Thursday, October 29, 2009

Texas Law On Children and Porn Challenged






There was once a judge who was asked to define pornography. His irate answer was "Don't ask me to define it. I know it when I see it!"

There used to be some common sense in giving legal armour to common sense and decency. A case in Texas has a district attorney in a quandary. He wants to prosecute a man who forced his 7 and eight year old daughters to watch hard core pornography. A law passed in the 1970's seems to protect the (chromosomal) man's right to do so. Associated Press reports as follows.

"Randall County District Attorney James Farren has asked the Texas attorney general's office to review his decision not to pursue charges in the case, which has prompted at least one lawmaker to vow to change the state's public indecency law.

"Our hands are tied. It's not our fault. I have to follow the law," Farren said Thursday. "The mother of the victims in this case was less than happy with this decision, which I understand. We were less than happy with the statute."

The law apparently was meant to protect the privacy of parents who wanted to teach children about sex education, but it states clearly that parents can't be prosecuted for showing "harmful material" to their children.

Farren said police reported the incident to his office after one of the girls told a counselor in June that her father made them watch adults having group sex and various other acts at his home in Amarillo. The parents of the girls, and their 7-year-old sister, are divorced and share custody.

The girls' mother, Crystal Buckner, wants her ex-husband to be jailed. She said she was stunned to hear from prosecutors and police that nothing can be done."



It is apparent that District Attorney Farren badly wants to prosecute a man who was clearly abusing his daughters. Fortunately, the father of the girls, who sees them once a month must be supervised when his children come to visit. Hopefully, the law will be clarified. In most states, even a parent can't take his or her child to an X rated movie. Getting a kid drunk is considered contributing to the delinquency of a minor. But forcing a kid to watch porn is OK. Where is the common sense here?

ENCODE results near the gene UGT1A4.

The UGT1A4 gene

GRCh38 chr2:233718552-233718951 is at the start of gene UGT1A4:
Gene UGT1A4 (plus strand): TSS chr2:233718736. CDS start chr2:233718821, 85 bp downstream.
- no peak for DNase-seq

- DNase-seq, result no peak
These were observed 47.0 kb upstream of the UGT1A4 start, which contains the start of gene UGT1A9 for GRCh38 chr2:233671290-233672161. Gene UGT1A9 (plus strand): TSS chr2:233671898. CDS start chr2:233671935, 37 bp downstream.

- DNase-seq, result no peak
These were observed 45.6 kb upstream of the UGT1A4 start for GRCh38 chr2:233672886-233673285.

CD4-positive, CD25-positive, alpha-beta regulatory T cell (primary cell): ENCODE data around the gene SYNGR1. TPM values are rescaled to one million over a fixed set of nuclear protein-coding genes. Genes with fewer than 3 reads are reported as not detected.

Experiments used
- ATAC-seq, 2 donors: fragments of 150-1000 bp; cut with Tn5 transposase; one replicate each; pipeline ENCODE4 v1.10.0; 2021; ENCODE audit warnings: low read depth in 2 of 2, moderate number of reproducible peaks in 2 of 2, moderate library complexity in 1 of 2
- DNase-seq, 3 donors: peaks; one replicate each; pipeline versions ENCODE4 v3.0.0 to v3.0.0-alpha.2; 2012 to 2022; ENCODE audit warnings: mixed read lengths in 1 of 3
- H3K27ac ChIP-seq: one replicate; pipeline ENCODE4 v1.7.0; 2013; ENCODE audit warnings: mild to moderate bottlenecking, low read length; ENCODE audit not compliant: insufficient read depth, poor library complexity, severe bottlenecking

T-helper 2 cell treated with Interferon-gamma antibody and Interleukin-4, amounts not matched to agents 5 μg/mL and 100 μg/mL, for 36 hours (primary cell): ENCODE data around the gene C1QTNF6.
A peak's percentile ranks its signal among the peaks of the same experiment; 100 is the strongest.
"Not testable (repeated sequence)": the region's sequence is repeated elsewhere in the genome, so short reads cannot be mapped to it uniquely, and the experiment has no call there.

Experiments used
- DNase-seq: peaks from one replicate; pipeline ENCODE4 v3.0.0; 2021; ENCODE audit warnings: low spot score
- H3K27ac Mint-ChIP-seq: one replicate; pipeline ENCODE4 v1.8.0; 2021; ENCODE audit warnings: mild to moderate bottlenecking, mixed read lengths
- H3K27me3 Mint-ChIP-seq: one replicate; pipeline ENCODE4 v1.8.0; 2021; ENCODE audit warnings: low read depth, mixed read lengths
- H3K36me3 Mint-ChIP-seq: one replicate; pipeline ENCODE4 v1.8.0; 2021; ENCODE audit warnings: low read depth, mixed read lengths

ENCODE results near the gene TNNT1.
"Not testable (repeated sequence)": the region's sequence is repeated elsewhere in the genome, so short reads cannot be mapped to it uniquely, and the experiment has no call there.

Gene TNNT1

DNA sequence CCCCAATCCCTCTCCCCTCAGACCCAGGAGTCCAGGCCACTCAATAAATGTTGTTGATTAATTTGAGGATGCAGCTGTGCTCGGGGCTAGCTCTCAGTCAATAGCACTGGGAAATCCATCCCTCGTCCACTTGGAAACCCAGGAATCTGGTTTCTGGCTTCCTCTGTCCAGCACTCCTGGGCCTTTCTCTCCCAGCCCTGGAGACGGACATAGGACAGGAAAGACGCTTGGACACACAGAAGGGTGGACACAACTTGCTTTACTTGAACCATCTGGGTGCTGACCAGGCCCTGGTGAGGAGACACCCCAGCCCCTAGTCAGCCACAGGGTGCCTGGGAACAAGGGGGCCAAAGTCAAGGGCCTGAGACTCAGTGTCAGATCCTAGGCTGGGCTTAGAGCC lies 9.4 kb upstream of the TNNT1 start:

The one positive thing that can be said in this whole unfortunate affair is that the State of Texas is at least trying to protect its children. In Massachusetts, a man named David Parker found out that gay marriage was being explained and lauded in his son's kindergarten class. He was repeatedly rebuffed when he asked to discuss the matter with the principal and to have his son excused from the "diversity" lessons. Eventually he was arrested and barred by court order from entering the school. The courts told him that his only recourse was to remove his kid from the school.

When I was a kid in Catholic school, there was one girl who was Episcopalian. Without a problem, she was excused from religion class and given art work or reading to do instead. The school did a good job of tolerating diversity.

Tolerance does not and should not mean approval. It should mean that you recognise the right of a person to differ. You do not have to love homosexuals to recognise that they have a right to live their lives without fear of violence or persecution. You can be totally convinced that someone is going to hell. It only becomes a problem when you want to send them there ahead of schedule.

I am not happy about the crazy laws in Texas. But at least the people there are trying to do as much as they can under law to protect and raise children properly. I seriously worry about Massachusetts and other places where "diversity" and "tolerance" are euphemisms for intolerance and aggressively promoting ideological conformity.

I was raised in Massachusetts, keenly aware that it was founded by the Puritans who sought religious freedom and denied it to others. "Puritanical" has become a disdainful adjective for being sexually inhibited. It seems that the hedonism of our day can be every bit as intolerant as the "puritanism' of yesteryear. What better place for this irony to play out than in the Commonwealth of Massachusetts. Life sure is strange.

http://www.massresistance.org/docs/parker/parker_son_incident/index.html Sphere: Related Content

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